Do I believe in Nessie? – An obvious one for me to finish on. Nessie has been a story since St Columba. Now and then, we hear of a species believed extinct for thousands of years suddenly found alive and well, so I guess anything is possible. The sea is more unexplored than space for us humans, and Loch Ness goes down at its deepest over 800 metres. That’s beyond crush depth for some submarines still to this day. Certainly, a lot of money is being pumped into it, the Scottish government has a Nessie action plan should it be found, and you can find on the net pictures or videos of unknown creatures partially decomposed on beaches and things. Ultimately, I’d say you’ve got to have an open mind. As a historian, I’ve found things which the history books called “myths” and then I go looking and one day, I’m stood there looking at it right in front of me, so I’ve had to change my perceptions. If you ask me, “Is there a Loch Ness Monster?” I’m going to tell you yes, but it would be a fool to think there’s been only one for all of these years. A small colony of something we don’t know about, seems feasible. The Coelacanth survived sixty-six million years after it was supposed to have been extinct, so can we honestly say we know everything?

And Finally - In closing, I’d just like to add that this simply is whatever it is: a creature of some sorts, and that’s what it looks like. I’ve got nothing to gain, no reason to lie and actually it isn’t the best thing for a historian of all people to find: if anything, it’s probably the worst thing. There are a few times I wish I hadn’t, for all of the hassle involved, but then I don’t want other people to be put off doing it if they genuinely see something either… all I’d say is don’t fake it. People hunt for Nessie like I hunt for lost artefacts or battlefields or whatever… and a fake is not what people need. It just makes the whole thing ridiculous. In fact, if you take out all of the hundreds of fakes which have been debunked, Nessie as a concept looks plausible, so don’t become a fraud. There is something there and I’ve seen it. I’m not going to say what it is, because I don’t know, but there’s something there and I’m glad and perhaps even a bit privileged to have been a part of it. The only monsters I have found along the way, have been the human kind, and I have a clear enough conscience to bear them anyway. So don’t fake a Nessie sighting, but if one day, you should see her, you let people know, and don’t ever be ashamed… Nessie is more than a happy legend or a fun hobby, it is families and livelihoods in the Highlands and you’re never doing the wrong thing if you know you’re telling the truth.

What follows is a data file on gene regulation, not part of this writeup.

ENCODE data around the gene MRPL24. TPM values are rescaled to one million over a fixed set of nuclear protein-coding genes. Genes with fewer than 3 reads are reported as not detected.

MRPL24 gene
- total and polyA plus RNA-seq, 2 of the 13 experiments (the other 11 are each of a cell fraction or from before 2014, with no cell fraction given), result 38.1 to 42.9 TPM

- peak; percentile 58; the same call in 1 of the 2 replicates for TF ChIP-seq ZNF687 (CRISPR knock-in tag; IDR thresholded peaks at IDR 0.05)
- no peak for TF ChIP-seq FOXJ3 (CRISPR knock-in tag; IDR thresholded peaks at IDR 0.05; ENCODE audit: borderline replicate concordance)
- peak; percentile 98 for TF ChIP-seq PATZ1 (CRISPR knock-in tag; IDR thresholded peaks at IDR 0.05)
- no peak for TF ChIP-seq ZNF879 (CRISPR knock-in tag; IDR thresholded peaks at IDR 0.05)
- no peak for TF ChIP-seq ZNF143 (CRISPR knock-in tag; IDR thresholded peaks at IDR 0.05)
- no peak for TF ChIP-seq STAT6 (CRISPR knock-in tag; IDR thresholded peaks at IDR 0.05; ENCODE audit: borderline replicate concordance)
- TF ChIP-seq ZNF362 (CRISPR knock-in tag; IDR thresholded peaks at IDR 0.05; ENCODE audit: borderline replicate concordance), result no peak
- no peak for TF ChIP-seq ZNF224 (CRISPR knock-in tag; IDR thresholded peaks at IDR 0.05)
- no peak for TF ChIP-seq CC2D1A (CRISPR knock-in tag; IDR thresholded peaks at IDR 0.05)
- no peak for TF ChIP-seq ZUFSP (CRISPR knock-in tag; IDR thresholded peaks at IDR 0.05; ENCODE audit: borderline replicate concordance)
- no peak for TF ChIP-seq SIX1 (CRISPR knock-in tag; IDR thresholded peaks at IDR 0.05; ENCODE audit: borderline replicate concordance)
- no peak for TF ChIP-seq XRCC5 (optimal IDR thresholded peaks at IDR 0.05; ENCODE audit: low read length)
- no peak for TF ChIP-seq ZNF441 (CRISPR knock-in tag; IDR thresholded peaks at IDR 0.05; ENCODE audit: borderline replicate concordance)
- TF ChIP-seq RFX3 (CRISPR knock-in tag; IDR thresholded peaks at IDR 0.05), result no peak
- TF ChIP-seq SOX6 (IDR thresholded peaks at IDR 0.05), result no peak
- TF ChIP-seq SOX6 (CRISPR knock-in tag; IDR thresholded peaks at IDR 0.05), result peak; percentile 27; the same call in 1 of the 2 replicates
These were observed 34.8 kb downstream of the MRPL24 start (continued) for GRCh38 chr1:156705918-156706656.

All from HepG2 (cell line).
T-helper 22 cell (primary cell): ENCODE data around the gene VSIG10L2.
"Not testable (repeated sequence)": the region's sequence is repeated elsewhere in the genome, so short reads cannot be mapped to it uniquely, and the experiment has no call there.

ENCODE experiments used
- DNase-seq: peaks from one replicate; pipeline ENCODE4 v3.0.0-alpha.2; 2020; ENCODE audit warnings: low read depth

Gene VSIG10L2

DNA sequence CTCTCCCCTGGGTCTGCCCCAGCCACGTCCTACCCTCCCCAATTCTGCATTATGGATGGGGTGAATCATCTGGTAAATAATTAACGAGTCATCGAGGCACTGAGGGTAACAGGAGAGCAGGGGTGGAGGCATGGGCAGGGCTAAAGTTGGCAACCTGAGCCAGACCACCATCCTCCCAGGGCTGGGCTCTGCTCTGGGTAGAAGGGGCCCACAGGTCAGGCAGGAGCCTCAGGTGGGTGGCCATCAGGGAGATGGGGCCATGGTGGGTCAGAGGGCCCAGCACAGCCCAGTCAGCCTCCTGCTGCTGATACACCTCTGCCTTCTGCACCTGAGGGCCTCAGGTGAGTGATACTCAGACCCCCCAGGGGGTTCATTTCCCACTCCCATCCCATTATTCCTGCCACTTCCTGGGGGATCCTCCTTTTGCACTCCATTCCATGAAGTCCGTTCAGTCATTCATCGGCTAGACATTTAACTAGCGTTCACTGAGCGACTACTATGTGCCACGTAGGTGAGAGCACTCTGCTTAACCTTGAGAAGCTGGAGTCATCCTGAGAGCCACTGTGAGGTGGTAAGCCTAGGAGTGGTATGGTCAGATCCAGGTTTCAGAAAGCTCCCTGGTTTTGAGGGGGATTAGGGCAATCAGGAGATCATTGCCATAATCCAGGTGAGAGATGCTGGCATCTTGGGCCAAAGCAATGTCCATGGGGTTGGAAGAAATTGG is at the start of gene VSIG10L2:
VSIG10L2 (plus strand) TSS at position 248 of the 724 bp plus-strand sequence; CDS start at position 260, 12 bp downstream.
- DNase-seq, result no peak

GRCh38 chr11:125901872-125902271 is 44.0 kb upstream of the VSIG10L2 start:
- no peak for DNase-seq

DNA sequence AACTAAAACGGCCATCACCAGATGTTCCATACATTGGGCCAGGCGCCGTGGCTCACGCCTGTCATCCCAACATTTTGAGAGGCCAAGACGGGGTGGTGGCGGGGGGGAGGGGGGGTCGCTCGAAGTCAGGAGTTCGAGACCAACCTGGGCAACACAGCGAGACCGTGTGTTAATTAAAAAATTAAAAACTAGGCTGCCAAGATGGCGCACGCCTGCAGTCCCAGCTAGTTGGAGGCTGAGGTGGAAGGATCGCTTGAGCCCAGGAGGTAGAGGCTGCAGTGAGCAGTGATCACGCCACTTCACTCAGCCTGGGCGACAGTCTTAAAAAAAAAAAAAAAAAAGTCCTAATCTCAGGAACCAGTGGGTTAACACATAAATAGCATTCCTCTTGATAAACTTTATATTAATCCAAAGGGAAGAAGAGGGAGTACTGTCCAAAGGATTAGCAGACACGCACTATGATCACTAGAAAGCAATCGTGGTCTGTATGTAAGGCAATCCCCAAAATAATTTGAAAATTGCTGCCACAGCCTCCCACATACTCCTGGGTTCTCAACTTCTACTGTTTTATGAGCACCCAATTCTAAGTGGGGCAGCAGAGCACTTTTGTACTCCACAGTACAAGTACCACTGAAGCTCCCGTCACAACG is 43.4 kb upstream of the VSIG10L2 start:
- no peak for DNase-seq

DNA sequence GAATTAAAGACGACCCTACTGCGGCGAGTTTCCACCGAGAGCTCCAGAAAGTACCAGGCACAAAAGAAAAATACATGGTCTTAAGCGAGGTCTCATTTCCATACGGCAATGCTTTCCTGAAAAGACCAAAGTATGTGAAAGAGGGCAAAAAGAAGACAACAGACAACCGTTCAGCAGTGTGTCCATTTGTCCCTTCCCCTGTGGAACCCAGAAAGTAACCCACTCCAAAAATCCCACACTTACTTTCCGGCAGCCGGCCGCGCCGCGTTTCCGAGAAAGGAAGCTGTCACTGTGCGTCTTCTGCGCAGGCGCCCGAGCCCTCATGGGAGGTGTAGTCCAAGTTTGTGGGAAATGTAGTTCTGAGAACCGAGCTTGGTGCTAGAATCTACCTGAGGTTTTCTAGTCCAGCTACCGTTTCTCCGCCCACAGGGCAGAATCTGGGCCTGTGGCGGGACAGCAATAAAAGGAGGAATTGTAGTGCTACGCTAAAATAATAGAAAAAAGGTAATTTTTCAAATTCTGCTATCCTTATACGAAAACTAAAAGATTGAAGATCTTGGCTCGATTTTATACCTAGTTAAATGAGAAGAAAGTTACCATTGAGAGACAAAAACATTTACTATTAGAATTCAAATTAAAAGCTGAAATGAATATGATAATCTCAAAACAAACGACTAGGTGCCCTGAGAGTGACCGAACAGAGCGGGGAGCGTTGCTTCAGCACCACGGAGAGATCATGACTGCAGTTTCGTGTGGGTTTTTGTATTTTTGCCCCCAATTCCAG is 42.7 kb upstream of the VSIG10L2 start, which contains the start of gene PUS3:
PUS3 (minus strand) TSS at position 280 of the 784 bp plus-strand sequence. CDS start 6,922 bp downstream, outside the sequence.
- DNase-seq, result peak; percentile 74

Sunday, 13 January 2019

Loch Ness Monster Jigsaw Puzzle and Others

I know there are Nessie fans out there who collect commercial items to do with the monster, be it postcards, toys, mugs or other items. I myself collect any book going on Nessie, so long as it not fiction or kids stuff. Yes, I know, sceptics will say it is all fiction, but you know what I mean. Bid away and the link is here. I also collect coins as a hobby, so any coins of a Nessie nature will attract my attention. In fact, by some strange coincidence, there is also a new set of cryptozoological coins struck in pure silver by the Intaglio Mint and you can see the full set for sale here

Some are pure tourist tat, but even tat becomes valuable over the decades as this 1976 jigsaw puzzle may prove to be. I also noted this children's book entitled "Fida and the Loch Ness Monster" published in the 1960s, not something I would normally look at, but then I noted the author was a Pan Harmsworth which made me wonder whether this person was related to the Nessie believer turned sceptic, Tony Harmsworth? I also wondered if it is one of the first ever kids books on Nessie, though I am sure I saw one years ago dating to the 1930s.

And finally there was this Triang clockwork Nessie I saw on eBay. It has absolutely no resemblance to the monster, but I doubt the kids were caring. Anyone have an idea when it was made? Well, these things do turn up and may never be seen again, so if you want them, you know what to do. Meantime, I continue to look out for some items with by bid finger at the ready, wondering if they will ever see the light of day.

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Wednesday, 9 January 2019

Podcast on the Loch Ness Monster

I was invited some weeks back to speak to Jon Mallard on his show, "The Odd to Newfoundland Paranormal Podcast" and had a good half hour chat on Nessie matters with a few words to say on land sightings. The podcast can be found here and my slot begins about 48:30 minutes in. Let me know what you think and if you have any supplementary questions prompted by that discussion, leave a comment.

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Tuesday, 1 January 2019

Nessie Review of 2018

Let us begin the review of the year past by going straight to the list of Loch Ness Monster reports as found at Gary Campbell's sightings register.